Donald Trump has only been the President of the United States for a little over a week. It feels longer, doesn’t it? It also feels like an alternate reality, one in which our Constitution doesn’t seem to matter to the people in power.
In this repressive climate of government-manufactured “alternative facts,” there is an increased sense of urgency to dissent, to speak up, and to share our perspectives in blogs and books. As Nevien Shaabneh, the Palestinian-American author of Secrets Under the Olive Tree, said in her interview on Read Diverse Books, “I think all writing is activism. Literature is able to sensitize what has been desensitized in our society.”
Indeed, writing is a form of activism, and we must share our diverse stories with anyone who is willing to read them.
But that’s the problem. Those who are willing to read about our experiences aren’t the people who voted for Mr. Trump on November 8th. They aren’t the ones who support Trump’s unconstitutional Muslim Ban, his multi-billion-dollar wall, or his vow to strip 24 million people of their health insurance. Trump’s supporters, like the man they elected, probably don’t read much. After all, one in four Americans didn’t read a single book last year.
Thankfully, though, those people aren’t the majority in our country. They weren’t even a majority of voters in the election, which Trump lost by nearly 3 million votes (while capturing the electoral college, a legacy of slavery). I hope our words will reach those people, as well as the open-minded members of the next generation, our future leaders. I hope our diverse perspectives will encourage these people to keep up the fight against Trump’s racist, fascist regime.
I’ve been making an effort to write about my experience as a multiracial, Muslim-American. I’ve also been making an effort to read books that raise up the voices of individuals from other backgrounds, especially the ones that Trump and his supporters have targeted first (of course, he’ll come for everyone eventually, if we don’t prevent it from happening).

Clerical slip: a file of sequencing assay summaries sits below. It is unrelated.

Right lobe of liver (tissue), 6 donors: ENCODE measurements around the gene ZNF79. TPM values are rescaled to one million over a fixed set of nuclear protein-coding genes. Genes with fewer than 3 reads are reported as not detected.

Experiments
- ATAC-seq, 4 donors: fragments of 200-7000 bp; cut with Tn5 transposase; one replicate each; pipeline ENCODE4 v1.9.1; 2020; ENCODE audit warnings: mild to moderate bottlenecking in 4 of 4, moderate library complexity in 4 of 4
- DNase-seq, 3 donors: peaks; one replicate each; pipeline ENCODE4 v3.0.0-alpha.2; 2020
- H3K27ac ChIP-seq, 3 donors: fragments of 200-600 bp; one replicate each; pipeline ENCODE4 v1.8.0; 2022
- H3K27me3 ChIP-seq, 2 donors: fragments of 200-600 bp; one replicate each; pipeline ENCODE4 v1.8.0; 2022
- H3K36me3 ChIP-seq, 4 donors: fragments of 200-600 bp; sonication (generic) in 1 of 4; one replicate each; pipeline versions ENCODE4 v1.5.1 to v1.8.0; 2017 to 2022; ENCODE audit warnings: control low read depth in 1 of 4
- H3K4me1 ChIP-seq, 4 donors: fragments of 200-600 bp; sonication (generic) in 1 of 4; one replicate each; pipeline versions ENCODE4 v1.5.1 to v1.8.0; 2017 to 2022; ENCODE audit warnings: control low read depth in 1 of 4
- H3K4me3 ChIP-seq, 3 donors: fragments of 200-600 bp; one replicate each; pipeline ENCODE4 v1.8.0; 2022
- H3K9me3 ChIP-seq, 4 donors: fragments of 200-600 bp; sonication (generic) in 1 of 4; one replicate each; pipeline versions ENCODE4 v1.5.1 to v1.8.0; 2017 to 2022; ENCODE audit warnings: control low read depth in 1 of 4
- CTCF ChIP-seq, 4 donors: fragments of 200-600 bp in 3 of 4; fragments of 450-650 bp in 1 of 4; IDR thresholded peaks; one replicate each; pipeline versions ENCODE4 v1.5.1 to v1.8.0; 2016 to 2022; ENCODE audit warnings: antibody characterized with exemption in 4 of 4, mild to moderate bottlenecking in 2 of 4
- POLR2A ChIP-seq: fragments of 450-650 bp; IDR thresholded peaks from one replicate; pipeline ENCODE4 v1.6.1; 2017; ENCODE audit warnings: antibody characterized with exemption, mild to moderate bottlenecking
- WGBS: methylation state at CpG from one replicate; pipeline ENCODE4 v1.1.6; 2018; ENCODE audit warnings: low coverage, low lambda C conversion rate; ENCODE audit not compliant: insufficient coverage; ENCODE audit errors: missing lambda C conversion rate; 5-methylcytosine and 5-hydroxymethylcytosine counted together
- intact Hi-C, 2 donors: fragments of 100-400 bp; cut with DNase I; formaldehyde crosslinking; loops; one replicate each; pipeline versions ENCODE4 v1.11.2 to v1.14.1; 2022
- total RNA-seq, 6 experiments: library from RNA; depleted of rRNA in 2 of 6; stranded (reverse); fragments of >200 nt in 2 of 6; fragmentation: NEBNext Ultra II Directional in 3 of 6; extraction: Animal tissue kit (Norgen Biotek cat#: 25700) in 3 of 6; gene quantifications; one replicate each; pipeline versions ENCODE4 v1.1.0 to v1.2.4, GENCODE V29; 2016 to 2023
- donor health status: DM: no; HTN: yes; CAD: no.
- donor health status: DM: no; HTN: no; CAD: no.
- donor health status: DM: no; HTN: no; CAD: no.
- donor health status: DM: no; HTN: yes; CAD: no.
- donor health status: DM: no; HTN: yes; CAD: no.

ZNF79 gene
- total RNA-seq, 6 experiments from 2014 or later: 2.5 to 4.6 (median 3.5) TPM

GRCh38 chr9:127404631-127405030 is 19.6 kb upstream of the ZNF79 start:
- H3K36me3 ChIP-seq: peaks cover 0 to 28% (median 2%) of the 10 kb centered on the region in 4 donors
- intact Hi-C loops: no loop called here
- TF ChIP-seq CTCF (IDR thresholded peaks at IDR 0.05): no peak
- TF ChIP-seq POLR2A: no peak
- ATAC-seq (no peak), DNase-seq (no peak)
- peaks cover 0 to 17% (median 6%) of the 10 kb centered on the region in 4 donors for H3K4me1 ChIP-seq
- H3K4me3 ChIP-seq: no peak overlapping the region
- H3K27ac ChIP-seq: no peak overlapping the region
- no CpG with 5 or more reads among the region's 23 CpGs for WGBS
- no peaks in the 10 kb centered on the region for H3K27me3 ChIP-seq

I am also taking other steps to resist our government’s un-American policies, as I discussed in Becoming a Butterfly, which I wrote in response to Rebecca Solnit’s powerful book, Hope in the Dark:
I’m trying to push beyond my comfort zone where I can–too many of us have been too comfortable with the status quo for too long–but I’m not going to turn into a [direct action] activist anytime soon. I’m shy, and even making a phone call to a person I don’t know makes me anxious. However, I’m willing to do that when the person on the other end of the line works in a lawmaker’s office. I’m willing to do more than that too.
Every day since Trump’s inauguration, I have engaged in as many daily acts of resistance as I can — which I’ve chronicled on Twitter to hold myself accountable — ranging from participating in my local women’s march to calling my Senator’s office.
But I’ve wondered how much of it I should share publicly, especially after my 5-year-old daughter cautioned me against public displays of dissent against Trump. She said, “Oh mommy, be careful. If he finds out you don’t like him, he’s going to make you leave the country.”
I thought about her heartbreaking words when Trump and his Death Eaters occupied my town last Thursday. My friend, a white woman, gave Trump the finger, but I kept my hands firmly by my sides, keenly aware of the cop beside me with his hand on his gun as Trump’s motorcade rolled by.
But I can’t be quiet. I need to speak up. The other voices of dissent I hear on a daily basis give me strength and comfort (thank you). Maybe eventually, together, our voices will be so loud that the powers that be will have no choice but to listen.